Manmohan Singh has always been eager to arrive at some kind of workable relationship with Pakistan. This aim has been a key element of his foreign policy initiatives in spite of strong criticisms from ultra nationalist quarters. Reports suggest that the prime minister retains his keenness to engage with Pakistan. The engagement with Pakistan could very well turn out to be a critical initiative on the part of Mr Singh as he enters the last phase of his second term as prime minister. Between the prime minister’s keenness and the fruition of any such initiative falls the shadow of the political uncertainty in Pakistan. It is one thing to believe that it is necessary to have a dialogue with the Pakistani political leadership, but quite another to actually identify those who represent the political leadership. It is obvious to any observer that power in Pakistan does not lie with any one particular group and there is also a conflict between the democratically elected leadership and the military. This complicates the process of conducting a dialogue since there are no guarantees about who is actually responsible and accountable.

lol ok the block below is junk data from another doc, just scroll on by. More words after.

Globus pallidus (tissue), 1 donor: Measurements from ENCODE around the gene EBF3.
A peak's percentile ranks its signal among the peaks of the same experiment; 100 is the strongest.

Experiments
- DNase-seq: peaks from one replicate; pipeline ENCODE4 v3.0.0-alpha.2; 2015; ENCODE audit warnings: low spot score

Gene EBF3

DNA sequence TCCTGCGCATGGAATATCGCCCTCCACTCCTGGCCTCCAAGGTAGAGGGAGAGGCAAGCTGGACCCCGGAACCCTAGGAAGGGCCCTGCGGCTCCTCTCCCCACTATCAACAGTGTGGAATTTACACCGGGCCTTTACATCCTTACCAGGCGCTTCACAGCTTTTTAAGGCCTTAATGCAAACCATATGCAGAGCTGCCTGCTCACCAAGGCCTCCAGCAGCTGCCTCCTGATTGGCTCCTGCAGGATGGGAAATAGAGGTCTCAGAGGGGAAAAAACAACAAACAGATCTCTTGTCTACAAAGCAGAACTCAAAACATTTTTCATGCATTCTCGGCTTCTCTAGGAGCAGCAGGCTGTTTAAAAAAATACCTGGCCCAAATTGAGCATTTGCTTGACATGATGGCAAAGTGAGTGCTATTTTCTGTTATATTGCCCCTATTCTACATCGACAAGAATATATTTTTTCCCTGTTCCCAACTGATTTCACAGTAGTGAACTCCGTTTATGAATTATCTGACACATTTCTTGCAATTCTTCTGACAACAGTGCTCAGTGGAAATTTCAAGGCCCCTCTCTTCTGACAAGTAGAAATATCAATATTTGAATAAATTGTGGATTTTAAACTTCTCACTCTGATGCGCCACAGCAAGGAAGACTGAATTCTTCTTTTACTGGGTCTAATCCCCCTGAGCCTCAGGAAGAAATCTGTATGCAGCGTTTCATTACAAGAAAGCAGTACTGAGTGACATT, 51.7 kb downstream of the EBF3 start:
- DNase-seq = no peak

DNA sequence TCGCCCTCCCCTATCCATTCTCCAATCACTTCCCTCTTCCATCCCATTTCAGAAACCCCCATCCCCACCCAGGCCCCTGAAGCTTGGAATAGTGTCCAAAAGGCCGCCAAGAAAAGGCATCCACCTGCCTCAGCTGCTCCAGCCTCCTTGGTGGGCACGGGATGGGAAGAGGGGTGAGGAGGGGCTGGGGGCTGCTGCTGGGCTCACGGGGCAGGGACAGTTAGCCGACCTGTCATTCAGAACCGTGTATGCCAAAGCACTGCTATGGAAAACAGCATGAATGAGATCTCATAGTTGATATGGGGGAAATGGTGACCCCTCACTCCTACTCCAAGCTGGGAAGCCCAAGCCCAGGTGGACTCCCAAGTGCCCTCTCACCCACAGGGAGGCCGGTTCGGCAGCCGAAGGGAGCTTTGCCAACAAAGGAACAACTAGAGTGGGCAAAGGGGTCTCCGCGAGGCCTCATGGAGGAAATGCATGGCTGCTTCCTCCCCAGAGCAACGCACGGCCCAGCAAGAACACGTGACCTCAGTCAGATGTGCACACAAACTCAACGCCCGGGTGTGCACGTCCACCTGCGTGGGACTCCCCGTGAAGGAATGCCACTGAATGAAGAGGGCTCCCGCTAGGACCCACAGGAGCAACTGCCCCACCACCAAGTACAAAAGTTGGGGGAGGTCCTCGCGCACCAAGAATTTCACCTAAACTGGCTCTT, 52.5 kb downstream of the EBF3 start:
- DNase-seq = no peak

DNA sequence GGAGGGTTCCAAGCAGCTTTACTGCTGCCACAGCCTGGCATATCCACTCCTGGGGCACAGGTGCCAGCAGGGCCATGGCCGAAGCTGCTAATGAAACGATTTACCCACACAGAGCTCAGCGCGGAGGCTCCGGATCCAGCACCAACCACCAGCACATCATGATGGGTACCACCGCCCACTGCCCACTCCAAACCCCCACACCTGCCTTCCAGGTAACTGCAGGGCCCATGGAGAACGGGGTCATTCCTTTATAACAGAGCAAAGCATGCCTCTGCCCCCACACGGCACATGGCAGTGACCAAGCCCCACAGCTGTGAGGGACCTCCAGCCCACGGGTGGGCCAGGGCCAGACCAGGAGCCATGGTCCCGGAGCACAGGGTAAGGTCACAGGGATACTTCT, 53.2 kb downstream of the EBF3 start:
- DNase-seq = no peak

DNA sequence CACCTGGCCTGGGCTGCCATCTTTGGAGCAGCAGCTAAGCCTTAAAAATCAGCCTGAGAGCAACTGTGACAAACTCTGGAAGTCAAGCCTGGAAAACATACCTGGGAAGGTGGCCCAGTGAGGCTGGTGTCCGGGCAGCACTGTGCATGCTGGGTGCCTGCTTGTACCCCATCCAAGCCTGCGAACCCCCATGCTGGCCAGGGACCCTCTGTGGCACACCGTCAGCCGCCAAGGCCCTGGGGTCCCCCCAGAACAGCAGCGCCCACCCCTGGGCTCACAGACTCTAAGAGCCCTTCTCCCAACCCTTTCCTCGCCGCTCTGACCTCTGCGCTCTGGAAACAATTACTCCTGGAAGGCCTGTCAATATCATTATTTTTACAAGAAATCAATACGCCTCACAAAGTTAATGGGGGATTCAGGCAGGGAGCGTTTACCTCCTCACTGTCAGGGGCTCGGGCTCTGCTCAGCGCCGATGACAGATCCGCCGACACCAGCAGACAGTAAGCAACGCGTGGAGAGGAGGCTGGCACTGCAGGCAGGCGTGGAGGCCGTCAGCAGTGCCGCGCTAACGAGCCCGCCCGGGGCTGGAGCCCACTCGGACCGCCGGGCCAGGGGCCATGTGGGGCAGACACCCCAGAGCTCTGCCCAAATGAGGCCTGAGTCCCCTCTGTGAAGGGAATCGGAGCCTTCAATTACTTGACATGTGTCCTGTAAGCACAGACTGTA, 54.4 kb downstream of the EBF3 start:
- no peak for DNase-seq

What seems apparent is the need for a multi-pronged approach if Mr Singh’s aim is to come anywhere near success. There is no denying that the relationship between the two countries is torn by tension and suspicion. From the Indian side, there is also the belief that the Pakistani establishment is somewhat economical with the truth when it comes to charges about carrying out acts of violence on Indian territory, be it Kashmir or Mumbai. Many of these issues are bound to come up if a meeting takes place between Mr Singh and Nawaz Sharif in Pakistan. While such meetings are important, the nuts and bolts of a dialogue and an understanding will have to be put in place by senior officials from both countries. Here, mandarins from India’s external affairs ministry may have to modify, if not give up, some of their entrenched positions and prejudices. There is another level at which the dialogue needs to be conducted and continued: the non-official channel or what in the jargon has come to be called track-II diplomacy. What cannot be discounted is that between the people of the two countries there exists an incredible amount of goodwill. This could actually serve as the bedrock of Mr Singh’s initiative.